Took a couple of days near the cooling beach with Phil and Trev to get away from the daily doings. Shore leave as it is sometimes called…
shore leave sunset
Brought this along. Maybe it is a traveling cloth, even if only a mind traveler. Stitching on it again with the surf pounding in front of me, I wonder about our connection to water. A morning shoreline fisherman pulls up a silvery fish. I imagine he is fishing for moons and stars.
The indigo seed is born of water, nourished by water, dissolved in water. The silk thread I am stitching with is connected to that water as well. The mulberry leaf received its water in the form of rain, the cocoon, the sericin softened and reeled with the aid of water. The early fisherman carries his silvery catch away as others arrive, and we move on. Here is a memory from another trip this way. moons, tides, memories
The Houston show is on the horizon ahead of me. I am working towards that. In addition, there is a two day workshop at the JANM. There are other things too. Too much really. People who want last minute orders will wait until I return. What can you do? I stopped posting on social media for a week. Just needed a break from it. FB and all its crazy politics with the election is disruptive. I guess the most I will say about all that is go and vote. Be prepared to take responsibility for what and who you vote for. The show in Houston is the weekend pre-ceeding the election. Always a difficult and uncertain time for people. I plan to make my booth as beautiful and peaceful as possible. Come. Hang out. Get inspired. Working with your hands is good. Booth 1921.
80+ silk mandalas forded for the workshop. have to do this ahead for them as there is not enough time and space for a whole class to do their own.
they will practice on paper and go away with the instruction sheet.
apricot tree in bloom is confused with our 106 degree weather.
Our hot spell has subsided now and both myself and perhaps the apricot tree are feeling a little less crazy. I could not work well outside during those days. Hence all the mandala folding and other workshop kit making after sunset.
bright spot in the garden-I think he liked the hot weather!
Gosh, has it been that long? The first quilt Journey started here. Further photos from the wayback time machine here on Flickr. And it has been a journey that has developed into an Odyssey. Journey was the original mooncloth.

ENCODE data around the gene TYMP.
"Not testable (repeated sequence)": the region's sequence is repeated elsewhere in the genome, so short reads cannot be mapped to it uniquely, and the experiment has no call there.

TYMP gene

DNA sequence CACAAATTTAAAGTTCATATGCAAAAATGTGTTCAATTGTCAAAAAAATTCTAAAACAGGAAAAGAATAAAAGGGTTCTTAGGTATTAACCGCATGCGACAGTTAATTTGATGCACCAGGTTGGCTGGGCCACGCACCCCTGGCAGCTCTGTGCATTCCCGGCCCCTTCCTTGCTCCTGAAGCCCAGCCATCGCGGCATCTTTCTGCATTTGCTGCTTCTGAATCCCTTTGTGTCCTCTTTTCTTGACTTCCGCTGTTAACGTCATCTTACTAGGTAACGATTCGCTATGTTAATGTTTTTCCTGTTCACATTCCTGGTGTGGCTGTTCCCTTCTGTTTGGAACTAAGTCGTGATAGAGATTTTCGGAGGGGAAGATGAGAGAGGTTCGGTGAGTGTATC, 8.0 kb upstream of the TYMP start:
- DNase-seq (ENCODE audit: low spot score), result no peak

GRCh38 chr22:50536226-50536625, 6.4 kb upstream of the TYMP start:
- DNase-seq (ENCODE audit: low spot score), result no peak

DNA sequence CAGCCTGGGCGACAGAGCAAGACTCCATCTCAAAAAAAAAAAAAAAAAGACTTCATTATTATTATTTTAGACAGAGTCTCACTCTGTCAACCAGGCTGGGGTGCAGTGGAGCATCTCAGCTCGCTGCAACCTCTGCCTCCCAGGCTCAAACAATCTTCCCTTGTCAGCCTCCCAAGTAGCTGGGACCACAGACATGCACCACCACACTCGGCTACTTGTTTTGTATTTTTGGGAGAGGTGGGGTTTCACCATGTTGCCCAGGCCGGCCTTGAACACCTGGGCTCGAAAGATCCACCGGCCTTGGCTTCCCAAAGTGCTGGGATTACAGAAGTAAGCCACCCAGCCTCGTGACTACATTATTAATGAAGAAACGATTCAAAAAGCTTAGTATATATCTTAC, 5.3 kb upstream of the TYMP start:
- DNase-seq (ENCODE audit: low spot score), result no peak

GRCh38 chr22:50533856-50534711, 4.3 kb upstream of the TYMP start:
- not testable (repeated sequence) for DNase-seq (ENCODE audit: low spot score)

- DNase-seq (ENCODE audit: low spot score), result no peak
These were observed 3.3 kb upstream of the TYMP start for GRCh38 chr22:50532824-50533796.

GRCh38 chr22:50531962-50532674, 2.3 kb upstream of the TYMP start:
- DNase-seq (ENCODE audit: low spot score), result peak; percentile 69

Sometimes it’s funny to go back and read an old post. Notice how some things change and others remain the same. Like how I am still not a quilter. Blogging for over 10 years now and there are so many posts I still enjoy going back and re-reading- as a reminder. Others not so much- but still a good reminder.
In a much more recent post, I showed you how I was binding the edge of the test mooncloth Under One Moon in a little video. A couple of pics of the semi-finished piece:
under one moon
This was sent off as a gift with a hope of continuing. Some thread and a needle included.
Continuing on with the larger one I’m calling Odyssey, I’m realizing how much I like the feel and drape of this cloth in my hands as I stitch on it. And right now as I head towards Quilt Festival I also realize that about 90%+ of the fabric I see there is not fabric that I would want to hand quilt with. Of course quilting began with the reuse of scraps from clothing and household textiles that lived previous lives and had a softness built into them. Fabrics now are made for machines with tight weaves, bright colors, and slick finishes. This makes them harder to push a needle through by hand. And less desirable to hand quilters. I don’t know how others feel about this but I will be noticing next month at the festival and wondering about it more.
I hope I can get this one finished in time. Or near to-at least in a way that it can be continued on the road. Late afternoon light… Seems it’s a Nine patch. Just turned out that way.